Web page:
The following article is based around a simple question: would the gay marriage debate be as heated, passionate on both sides, or even still ongoing if not for the religion element of the debate?
Gay marriage is a complicated issue in the sense that there are legal and financial issues at play that are far beyond this writer’s expertise, but those issues have not been the key to this debate’s longevity. Religion’s input and impact on this debate is the primary reason this debate wasn’t settled a long time ago. The number of religious groups and people citing religion in this debate far outweigh the anti-gay marriage people citing other reasons for being against it.
Then there’s the more fanatical religious people and groups who feel the need to insert themselves in the debate so their voices can be heard. Such groups include the Westboro Baptist Chruch, America’s king hate mongers. And you know you’re a hate-filled group to the extreme when even the Ku Klux Klan has issues with you. Granted, those issues stem from WBC protesting against gay people at soldier’s funerals, but the point is still valid in this writer’s opinion.
Why can’t these people and people who think like them just admit their own hatred and prejudice and just say, “I hate gays”? Yes, they would take a hit in terms of perception, but there are still plenty of people out there who hate gay people, are overly religious, and would still stand by these people.
This writer isn’t a religious person, but it does seem to be an incredible disservice to God and a great example of hypocrisy anytime an anti-gay protestor says or has a sign that says “I don’t hate gays, God does.” Then in churches and in conversation about religion, these same people will talk about and/or be told about a just and loving God who created all of us in his own image.
So God created all of us in his own image, loves us all, forgives us all, but created an entire group of people for his followers to hate on because of their sexual orientation? Doesn’t make a lot of sense.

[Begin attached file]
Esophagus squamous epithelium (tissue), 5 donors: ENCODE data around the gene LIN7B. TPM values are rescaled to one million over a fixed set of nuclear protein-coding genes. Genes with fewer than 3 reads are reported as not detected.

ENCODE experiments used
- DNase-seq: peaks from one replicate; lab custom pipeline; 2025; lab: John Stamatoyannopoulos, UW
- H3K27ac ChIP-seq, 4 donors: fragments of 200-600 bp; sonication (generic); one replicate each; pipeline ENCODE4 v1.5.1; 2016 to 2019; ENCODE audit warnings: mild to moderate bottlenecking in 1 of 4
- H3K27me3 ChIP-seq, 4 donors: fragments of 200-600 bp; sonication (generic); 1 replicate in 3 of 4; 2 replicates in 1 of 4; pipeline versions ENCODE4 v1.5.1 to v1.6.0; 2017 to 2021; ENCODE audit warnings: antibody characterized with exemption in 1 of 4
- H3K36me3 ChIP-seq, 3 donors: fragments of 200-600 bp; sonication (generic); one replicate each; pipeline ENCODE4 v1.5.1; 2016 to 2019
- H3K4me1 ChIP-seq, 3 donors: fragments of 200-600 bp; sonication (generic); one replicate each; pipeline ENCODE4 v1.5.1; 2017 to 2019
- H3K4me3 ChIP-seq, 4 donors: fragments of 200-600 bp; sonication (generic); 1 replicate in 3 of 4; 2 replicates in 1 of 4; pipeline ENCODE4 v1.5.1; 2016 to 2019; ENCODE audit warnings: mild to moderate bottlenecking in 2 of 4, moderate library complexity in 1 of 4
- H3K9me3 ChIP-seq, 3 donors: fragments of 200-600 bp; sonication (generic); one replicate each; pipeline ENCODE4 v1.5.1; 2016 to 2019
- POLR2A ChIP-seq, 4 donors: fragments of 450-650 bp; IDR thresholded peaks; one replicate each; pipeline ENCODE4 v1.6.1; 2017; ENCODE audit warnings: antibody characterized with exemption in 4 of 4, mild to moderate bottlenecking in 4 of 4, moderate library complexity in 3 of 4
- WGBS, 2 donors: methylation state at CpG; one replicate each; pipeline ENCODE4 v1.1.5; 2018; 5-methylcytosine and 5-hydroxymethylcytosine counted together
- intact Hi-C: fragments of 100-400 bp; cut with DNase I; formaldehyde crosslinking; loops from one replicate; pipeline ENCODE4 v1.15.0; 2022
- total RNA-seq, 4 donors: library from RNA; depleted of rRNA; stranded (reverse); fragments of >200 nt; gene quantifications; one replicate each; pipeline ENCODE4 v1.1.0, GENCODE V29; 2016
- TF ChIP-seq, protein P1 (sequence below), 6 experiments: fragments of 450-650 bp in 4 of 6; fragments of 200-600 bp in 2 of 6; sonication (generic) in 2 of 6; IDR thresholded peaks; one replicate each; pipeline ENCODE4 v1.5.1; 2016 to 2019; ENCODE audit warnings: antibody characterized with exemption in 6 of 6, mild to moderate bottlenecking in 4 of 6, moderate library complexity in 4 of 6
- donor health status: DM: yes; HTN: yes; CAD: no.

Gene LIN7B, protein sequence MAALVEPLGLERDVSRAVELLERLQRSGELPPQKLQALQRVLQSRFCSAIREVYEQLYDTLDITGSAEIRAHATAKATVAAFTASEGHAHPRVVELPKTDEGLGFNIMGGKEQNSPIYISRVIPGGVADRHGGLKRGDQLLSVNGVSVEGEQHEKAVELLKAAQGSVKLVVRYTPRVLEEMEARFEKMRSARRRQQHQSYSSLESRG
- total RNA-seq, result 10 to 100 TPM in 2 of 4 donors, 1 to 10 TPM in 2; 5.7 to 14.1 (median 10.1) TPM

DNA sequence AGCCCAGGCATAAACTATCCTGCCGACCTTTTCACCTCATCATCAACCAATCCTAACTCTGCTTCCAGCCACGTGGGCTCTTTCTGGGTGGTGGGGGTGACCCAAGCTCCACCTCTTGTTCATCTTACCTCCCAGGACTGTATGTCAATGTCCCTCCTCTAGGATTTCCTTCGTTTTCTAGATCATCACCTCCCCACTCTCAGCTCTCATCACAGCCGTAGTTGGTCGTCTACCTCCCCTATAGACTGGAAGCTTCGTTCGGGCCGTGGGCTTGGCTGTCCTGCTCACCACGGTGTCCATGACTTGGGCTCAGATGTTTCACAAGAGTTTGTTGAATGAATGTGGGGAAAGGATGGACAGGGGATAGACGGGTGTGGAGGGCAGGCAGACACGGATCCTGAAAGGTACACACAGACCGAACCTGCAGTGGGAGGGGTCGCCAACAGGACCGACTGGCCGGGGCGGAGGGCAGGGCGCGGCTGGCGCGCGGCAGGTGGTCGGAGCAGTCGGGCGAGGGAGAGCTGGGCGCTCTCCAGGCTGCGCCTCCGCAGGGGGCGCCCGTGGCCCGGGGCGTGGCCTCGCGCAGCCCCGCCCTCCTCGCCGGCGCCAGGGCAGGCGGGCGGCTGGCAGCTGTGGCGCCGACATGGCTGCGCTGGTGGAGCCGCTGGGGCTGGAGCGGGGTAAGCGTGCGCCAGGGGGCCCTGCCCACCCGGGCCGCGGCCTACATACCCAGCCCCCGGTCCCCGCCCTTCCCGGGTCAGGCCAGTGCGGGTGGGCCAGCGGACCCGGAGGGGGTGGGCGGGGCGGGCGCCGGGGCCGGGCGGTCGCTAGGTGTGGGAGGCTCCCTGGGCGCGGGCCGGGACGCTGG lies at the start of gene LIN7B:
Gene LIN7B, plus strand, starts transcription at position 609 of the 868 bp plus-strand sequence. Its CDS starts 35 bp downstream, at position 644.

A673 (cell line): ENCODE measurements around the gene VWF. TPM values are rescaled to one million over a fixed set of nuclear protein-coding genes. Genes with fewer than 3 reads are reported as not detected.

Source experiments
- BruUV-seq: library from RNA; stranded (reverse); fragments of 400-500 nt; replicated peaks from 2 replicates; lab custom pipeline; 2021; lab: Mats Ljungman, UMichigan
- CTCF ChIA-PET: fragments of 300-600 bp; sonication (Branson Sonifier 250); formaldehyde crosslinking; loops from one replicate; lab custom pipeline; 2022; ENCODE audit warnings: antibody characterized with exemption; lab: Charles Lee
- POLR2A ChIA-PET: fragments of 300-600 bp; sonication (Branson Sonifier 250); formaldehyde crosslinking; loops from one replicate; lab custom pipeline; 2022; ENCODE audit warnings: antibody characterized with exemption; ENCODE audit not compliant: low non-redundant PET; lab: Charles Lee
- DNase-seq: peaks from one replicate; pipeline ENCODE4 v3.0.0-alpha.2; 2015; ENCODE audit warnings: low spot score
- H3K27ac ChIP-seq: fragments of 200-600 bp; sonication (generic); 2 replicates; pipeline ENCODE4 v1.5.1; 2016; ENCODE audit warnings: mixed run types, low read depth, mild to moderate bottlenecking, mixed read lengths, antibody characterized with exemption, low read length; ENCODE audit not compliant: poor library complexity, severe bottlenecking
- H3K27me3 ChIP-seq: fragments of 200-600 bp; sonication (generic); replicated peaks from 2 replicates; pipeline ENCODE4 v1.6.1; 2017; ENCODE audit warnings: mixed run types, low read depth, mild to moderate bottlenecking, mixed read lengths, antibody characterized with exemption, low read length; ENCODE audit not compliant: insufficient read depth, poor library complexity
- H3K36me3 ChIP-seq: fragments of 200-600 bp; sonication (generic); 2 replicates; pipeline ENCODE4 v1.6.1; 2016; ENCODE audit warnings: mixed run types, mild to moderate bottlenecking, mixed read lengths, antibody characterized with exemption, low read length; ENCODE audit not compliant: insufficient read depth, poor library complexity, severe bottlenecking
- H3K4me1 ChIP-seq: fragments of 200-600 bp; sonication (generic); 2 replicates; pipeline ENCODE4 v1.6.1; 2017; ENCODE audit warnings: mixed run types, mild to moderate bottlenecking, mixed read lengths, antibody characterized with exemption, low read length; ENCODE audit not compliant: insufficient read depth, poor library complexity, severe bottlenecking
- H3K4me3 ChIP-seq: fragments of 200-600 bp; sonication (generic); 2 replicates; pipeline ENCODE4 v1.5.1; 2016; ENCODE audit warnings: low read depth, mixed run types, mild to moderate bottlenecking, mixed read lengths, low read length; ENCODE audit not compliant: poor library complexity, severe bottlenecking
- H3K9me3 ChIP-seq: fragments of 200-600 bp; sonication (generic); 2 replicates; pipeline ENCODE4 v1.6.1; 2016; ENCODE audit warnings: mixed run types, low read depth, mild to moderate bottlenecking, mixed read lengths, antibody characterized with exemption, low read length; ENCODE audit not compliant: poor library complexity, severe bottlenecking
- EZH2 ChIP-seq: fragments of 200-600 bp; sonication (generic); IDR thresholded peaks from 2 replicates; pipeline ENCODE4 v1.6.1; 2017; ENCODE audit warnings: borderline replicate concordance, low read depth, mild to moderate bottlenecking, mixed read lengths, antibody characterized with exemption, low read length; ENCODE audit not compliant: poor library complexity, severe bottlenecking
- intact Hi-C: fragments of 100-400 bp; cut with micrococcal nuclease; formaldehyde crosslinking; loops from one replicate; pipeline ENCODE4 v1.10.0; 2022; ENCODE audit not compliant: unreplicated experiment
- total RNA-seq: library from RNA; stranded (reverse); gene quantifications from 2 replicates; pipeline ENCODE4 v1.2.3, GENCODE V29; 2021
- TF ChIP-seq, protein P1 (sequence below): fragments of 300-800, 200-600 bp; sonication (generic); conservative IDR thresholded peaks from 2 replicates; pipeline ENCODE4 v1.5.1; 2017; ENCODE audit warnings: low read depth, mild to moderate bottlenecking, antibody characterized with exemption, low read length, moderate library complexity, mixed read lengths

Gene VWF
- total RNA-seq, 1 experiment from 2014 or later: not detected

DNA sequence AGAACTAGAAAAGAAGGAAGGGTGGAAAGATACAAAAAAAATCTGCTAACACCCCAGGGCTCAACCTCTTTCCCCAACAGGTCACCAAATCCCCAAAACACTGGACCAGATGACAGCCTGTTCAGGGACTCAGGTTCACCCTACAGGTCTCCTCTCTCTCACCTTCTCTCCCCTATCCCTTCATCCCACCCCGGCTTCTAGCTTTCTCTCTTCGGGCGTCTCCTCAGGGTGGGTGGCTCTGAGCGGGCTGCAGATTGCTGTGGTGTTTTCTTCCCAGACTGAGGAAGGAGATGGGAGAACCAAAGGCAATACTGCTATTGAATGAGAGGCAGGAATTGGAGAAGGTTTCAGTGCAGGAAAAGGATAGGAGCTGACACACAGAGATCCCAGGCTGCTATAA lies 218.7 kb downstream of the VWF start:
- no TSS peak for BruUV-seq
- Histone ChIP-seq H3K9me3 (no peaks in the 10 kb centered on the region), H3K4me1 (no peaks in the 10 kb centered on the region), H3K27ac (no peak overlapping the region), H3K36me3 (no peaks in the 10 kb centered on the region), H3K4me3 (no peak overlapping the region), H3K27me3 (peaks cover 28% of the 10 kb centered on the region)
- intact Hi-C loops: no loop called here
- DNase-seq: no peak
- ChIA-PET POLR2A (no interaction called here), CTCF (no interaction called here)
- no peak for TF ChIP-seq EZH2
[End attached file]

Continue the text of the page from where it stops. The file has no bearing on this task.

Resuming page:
There’s also the anti-gay crowd that uses religion as cover aren’t being very loving toward God. Using God as an example or excuse for one’s own hatred of homosexuals is not only a giant cop-out for their own personal feelings, opinions, and philosophies, but it’s also them portraying God in a negative way. By citing God specifically for anti-gay views and opinions is attributing hatred, prejudice, and bigotry to God, things this writer thought God was against.
Also, the “sinners” designation for homosexuals is pretty laughable when you consider what different religions consider a sin. Has anyone who is reading this gone to the bathroom, ever? Thought impure thoughts about another human being? Been jealous of another human being? Worked on a Sunday? Committed adultery, even if its in heterosexual form?
Had sex with someone you weren’t married to? Then you’re just as much a sinner as those engaging in homosexual behavior according to at least one form of religion.
Anyone who bases their life or opinions on one religious text is doomed to be a close-minded individual. Not to mention that without any opposite opinions, lifestyles, and/or philosophies in their life, that person will begin to see their way as the only correct way to live. When it comes to religion, this is very common. What results is a never-ending battle about which religion is best.
Whether it’s the Bible, Quaran, Torah, Bhagavad Gita, or any other religious text, there’s very little difference in the belief of many of the followers of those books that their book is the right book and their way is the only way to live.
When it comes to gay marriage, this life view becomes hysterical because a lot of the people who are protesting gay marriage and gay people in general are usually not effected by this at all.
It’s highly unlikely that the majority of these anti-gay people know anybody that’s gay, has come into contact with any gay people, work with any gay people, or live in a predominantly gay community. They might, but they likely wouldn’t even know it unless that gay person had a “gay sounding” voice or embodied the over-the-top gay stereotype about look and demeanor. Because to most anti-gay people, that stereotype is how they see and name all gay people. It’s backwards thinking, but in most cases it’s because these people know only one source for life lessons.
That source: based on the content of this article, this writer thinks you can figure it out without him spelling it out for you.
If nothing else, the gay marriage debate provides a good demonstration on why separation of church and state is a good thing.
The main problem with religious teachings is that they are never modified for changing times. This is a major problem when the same thing is been taught for hundreds of years or even a millennium. Times change and people do evolve. It is usually a slow process, but people have evolved quickly when it comes to gay marriage and homosexuals in general in this country.
This is likely due to an entire generation of people seeing these people and how they live and not seeing what the big deal is.
Because of this, the national view of homosexuals and gay marriage has changed more in favor of it as well as allowing these people more of a chance to have the right to life, liberty, and the pursuit of happiness.
So this writer ends this article the way he began it: by asking whether this debate would even still be alive if not for the religious element within it.